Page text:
In his 1957 monograph on toxoplasmosis, Hogan et al reviewed previously proven as well as probable cases of congenital ocular toxoplasmosis.11 Of 28 cases examined before 6 months of age, none were described as having the isolated ocular involvement apparent in our patient. With the development of the Sabin-Feldman dye test, identification of subclinical infections became possible. Wilson et al followed 13 infants with serologically diagnosed congenital toxoplasmosis who were otherwise asymptomatic at birth.12 They reported that 85% of these infants subsequently developed retinochoroiditis, making this the most common sequela of the infection. In their report, however, the earliest documentation of ocular involvement was at 1 month; no ocular involvement was seen in the neonatal period, and the average age at diagnosis of retinochoroiditis was 3.7 years.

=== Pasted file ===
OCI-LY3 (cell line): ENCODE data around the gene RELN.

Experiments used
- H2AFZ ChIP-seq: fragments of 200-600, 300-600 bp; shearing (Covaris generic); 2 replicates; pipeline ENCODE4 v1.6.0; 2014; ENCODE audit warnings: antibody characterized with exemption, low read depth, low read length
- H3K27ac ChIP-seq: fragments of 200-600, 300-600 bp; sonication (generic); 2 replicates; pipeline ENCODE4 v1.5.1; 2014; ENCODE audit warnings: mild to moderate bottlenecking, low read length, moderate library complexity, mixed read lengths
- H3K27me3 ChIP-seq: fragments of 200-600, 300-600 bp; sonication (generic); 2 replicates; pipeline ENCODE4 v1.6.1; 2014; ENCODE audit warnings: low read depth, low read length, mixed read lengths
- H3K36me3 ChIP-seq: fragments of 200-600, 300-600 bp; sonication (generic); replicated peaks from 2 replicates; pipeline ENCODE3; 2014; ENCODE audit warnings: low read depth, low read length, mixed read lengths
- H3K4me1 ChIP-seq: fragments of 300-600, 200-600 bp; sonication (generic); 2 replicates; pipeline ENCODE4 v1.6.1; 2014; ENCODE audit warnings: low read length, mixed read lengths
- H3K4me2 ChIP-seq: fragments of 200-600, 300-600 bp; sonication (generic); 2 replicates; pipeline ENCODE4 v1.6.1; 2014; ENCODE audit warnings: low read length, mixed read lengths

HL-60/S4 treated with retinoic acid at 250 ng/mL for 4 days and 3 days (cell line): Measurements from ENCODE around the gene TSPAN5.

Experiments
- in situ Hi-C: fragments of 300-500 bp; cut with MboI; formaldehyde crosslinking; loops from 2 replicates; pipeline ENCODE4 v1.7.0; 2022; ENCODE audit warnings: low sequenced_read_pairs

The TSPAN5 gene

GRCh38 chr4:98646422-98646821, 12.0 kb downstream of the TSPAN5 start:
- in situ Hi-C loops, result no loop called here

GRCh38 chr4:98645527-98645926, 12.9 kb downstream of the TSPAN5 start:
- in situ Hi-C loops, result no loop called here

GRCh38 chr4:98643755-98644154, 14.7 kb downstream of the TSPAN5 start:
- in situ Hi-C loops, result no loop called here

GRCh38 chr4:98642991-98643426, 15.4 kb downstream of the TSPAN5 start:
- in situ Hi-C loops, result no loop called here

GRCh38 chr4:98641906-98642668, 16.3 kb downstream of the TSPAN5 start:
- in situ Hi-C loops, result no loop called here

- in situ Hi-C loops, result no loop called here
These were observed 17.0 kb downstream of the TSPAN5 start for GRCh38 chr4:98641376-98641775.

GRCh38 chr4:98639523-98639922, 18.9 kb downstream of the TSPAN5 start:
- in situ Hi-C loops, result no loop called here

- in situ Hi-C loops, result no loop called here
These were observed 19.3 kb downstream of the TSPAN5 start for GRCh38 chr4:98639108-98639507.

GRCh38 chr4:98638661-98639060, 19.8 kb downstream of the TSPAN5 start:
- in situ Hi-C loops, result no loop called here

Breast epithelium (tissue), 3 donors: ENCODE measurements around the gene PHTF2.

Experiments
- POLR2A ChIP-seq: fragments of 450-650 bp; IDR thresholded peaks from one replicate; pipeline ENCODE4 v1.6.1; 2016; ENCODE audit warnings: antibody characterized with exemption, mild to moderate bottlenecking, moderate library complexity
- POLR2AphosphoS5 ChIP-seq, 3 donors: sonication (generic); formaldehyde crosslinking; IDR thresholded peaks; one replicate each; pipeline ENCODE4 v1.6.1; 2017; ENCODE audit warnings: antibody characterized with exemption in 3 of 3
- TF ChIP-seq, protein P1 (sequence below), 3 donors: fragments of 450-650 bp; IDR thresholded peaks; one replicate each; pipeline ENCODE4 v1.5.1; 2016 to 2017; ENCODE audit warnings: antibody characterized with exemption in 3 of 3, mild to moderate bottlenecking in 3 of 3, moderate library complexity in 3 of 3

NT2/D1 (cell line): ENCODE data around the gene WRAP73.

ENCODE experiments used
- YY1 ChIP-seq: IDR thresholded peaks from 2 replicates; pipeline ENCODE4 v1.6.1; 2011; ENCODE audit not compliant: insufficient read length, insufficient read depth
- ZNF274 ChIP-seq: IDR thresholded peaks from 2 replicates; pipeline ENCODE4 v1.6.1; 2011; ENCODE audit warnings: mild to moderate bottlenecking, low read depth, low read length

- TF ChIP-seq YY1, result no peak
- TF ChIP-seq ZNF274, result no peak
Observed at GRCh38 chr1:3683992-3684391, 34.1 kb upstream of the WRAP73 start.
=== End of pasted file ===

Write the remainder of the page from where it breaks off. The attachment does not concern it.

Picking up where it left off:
With increased awareness among pediatric primary care physicians of the importance of testing the red reflex, the diagnosis of isolated acute neonatal toxoplasmic retinochoroiditis may become more frequent. Any infant having bilateral retinitis and vitritis should be suspected of having toxoplasmosis, and a thorough work-up should be performed. In most cases, a presumptive diagnosis should be made and treatment for toxoplasmosis begun; waiting for the results of serologic testing may risk loss of vision.